How a Parent Can Help Prevent Teenage Sex

By Rebekah Richards
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Almost half of high school students have had sex, according to a 2011 study by the Centers for Disease Control and Prevention. Having sex puts teens at risk for unintended pregnancy and sexually transmitted infections such as chlamydia, gonorrhea and HIV. Discussing sex with your teen and staying actively involved in his life can help you encourage your teenager to wait.

Maintain an Open Dialogue

Talking to teens honestly, openly and frequently about sex helps them understand your beliefs and learn accurate information. Instead of covering these issues in one talk, discuss sex and relationships regularly and encourage your teen to ask questions and share her own beliefs or concerns. Don't just focus on the dangers of sex; discuss other aspects teens might be thinking about, such as whether sex will make them feel closer to a boyfriend or girlfriend or how to turn down pressure to have sex. Discussing sex doesn't encourage teens to become sexually active, according to the National Campaign to Prevent Teen and Unplanned Pregnancy.

Supervise Teens

Stay involved in your teen's life. Set curfews and rules for your children and enforce them. Know your children's friends, and arrange to meet their parents, if possible. Pay attention to the movies, video games and other media your teens are consuming, and encourage teens to think critically about how sex and relationships are portrayed in the media. Finally, discourage young teens from dating seriously. Teens in serious, exclusive relationships are more likely to have sex, according to the U.S. Department of Health & Human Services.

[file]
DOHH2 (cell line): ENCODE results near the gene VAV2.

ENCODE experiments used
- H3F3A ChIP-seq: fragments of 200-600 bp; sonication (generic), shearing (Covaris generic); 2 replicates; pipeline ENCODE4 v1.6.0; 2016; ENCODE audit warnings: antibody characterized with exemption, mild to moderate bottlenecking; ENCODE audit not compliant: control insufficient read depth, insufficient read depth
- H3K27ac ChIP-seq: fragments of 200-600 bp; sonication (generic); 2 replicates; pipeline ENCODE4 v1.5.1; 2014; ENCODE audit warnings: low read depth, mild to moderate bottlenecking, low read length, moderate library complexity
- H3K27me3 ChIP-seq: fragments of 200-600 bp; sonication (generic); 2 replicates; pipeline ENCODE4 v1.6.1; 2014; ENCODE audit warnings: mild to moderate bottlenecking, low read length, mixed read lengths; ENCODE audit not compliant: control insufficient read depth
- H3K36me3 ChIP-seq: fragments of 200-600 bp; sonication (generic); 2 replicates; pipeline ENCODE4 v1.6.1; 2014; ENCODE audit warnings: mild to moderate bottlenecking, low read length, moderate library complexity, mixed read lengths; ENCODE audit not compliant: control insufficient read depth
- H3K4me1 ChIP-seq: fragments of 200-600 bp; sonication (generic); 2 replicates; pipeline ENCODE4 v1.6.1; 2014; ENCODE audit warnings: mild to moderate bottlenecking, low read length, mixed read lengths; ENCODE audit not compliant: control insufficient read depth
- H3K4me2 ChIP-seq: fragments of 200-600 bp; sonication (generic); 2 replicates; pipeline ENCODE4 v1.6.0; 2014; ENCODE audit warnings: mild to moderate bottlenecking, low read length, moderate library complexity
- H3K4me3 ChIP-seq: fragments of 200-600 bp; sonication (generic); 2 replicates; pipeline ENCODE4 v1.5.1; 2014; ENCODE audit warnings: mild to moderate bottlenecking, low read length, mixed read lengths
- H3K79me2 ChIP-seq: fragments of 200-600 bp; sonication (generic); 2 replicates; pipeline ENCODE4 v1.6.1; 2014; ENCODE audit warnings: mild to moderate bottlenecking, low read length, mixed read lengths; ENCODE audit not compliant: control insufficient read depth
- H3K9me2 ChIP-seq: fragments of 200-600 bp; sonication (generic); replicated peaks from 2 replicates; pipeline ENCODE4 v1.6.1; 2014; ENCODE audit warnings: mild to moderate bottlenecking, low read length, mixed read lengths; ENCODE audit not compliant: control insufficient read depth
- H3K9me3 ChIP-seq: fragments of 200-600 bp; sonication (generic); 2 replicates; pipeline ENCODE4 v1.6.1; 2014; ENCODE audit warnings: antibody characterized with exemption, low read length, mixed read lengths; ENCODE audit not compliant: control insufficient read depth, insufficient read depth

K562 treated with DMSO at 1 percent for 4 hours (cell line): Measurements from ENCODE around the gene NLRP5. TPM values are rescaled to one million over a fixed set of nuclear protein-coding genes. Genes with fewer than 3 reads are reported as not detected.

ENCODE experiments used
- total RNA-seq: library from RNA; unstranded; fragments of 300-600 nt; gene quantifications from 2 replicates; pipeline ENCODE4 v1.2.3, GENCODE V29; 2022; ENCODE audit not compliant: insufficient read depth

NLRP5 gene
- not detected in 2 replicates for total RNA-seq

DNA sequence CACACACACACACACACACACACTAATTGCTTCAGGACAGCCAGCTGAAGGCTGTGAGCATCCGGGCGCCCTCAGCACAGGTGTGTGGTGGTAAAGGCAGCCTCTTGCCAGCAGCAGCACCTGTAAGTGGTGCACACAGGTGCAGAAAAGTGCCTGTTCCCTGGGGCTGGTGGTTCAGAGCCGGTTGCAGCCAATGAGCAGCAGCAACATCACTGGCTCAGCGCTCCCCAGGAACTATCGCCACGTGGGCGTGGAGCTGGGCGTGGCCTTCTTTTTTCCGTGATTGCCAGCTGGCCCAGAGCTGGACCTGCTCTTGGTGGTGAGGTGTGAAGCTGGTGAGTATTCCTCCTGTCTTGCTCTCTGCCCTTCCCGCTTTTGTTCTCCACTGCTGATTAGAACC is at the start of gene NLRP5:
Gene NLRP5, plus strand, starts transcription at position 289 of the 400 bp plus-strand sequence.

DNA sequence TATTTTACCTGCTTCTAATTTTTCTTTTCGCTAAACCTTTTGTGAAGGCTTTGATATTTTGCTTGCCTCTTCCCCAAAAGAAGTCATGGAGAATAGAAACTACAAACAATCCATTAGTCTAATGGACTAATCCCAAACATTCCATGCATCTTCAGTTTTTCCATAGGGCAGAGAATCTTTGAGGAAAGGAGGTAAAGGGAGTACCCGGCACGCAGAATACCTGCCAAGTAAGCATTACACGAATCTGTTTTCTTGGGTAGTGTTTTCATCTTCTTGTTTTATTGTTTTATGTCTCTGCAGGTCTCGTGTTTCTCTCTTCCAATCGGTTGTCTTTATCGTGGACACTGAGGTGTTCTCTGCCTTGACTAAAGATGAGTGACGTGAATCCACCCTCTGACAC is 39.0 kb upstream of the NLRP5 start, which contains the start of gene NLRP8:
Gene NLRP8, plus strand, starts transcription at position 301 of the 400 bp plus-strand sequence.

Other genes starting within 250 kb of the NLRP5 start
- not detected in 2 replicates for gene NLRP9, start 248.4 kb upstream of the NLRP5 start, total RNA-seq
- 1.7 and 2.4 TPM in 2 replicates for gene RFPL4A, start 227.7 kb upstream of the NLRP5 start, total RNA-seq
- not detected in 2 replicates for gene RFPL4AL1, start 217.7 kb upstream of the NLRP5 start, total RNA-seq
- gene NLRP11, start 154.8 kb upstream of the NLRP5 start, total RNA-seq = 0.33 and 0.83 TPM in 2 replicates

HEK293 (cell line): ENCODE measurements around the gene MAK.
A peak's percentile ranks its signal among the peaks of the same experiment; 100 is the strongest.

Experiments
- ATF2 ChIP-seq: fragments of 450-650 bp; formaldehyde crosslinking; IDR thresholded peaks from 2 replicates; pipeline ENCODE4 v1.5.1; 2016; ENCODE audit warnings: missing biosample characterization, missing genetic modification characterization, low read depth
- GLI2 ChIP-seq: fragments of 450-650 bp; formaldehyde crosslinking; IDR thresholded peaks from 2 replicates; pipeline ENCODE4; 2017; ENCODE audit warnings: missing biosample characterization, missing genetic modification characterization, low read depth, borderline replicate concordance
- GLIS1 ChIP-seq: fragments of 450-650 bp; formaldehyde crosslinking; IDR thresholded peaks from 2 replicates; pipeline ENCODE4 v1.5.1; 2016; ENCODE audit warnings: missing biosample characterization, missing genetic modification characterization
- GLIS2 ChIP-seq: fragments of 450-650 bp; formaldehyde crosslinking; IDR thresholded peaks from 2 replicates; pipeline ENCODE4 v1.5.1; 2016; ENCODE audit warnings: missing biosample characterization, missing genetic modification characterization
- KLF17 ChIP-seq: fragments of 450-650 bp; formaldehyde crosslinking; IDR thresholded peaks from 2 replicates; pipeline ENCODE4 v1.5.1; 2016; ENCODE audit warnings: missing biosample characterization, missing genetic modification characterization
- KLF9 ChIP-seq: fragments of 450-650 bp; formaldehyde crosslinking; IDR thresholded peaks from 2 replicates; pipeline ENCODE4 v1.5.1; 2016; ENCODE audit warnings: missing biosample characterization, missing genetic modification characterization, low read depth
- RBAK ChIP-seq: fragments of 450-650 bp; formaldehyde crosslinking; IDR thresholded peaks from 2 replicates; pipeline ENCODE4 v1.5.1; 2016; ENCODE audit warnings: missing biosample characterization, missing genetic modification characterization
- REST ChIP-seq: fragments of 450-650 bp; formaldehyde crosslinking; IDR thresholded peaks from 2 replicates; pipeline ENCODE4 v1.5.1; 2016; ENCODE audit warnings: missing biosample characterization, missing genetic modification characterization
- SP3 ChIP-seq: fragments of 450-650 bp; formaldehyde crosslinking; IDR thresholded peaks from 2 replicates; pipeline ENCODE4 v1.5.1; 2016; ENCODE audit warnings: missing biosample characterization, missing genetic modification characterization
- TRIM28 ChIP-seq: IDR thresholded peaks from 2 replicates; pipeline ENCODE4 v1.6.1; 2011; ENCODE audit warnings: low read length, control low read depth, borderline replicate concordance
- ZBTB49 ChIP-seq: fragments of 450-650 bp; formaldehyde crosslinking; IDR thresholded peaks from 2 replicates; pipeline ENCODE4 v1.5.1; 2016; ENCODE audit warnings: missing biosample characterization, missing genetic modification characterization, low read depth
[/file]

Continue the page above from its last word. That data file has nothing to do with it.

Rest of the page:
Value Education

Making education a family priority can help discourage teenagers from risky behavior such as sex. Keep track of your teenager's grades, assignments and classes and stay in touch with her teachers and counselors. Help her set goals and encourage her to participate in extracurricular activities such as sports or community service. If your teen works, ensure she has enough time for homework and academic commitments.

Build Strong Relationships

Teenagers are more likely to listen to your advice if you have a strong relationship with them. Although it's best to be supportive and affectionate from a young age, it's never too late to build a relationship with teens, according to the National Campaign to Prevent Teen and Unplanned Pregnancy. Praise your teen's accomplishments and avoid teasing them or comparing them to their siblings. Attend their sporting events or other extracurricular activities, learn about their hobbies and eat dinner together as a family. Creating a relationship of love, trust and respect prepares teens to make responsible and informed choices about their sexual health.

About the Author

Rebekah Richards is a professional writer with work published in the "Atlanta Journal-Constitution," "Brandeis University Law Journal" and online at She graduated magna cum laude from Brandeis University with bachelor's degrees in creative writing, English/American literature and international studies. Richards earned a master's degree at Carnegie Mellon University.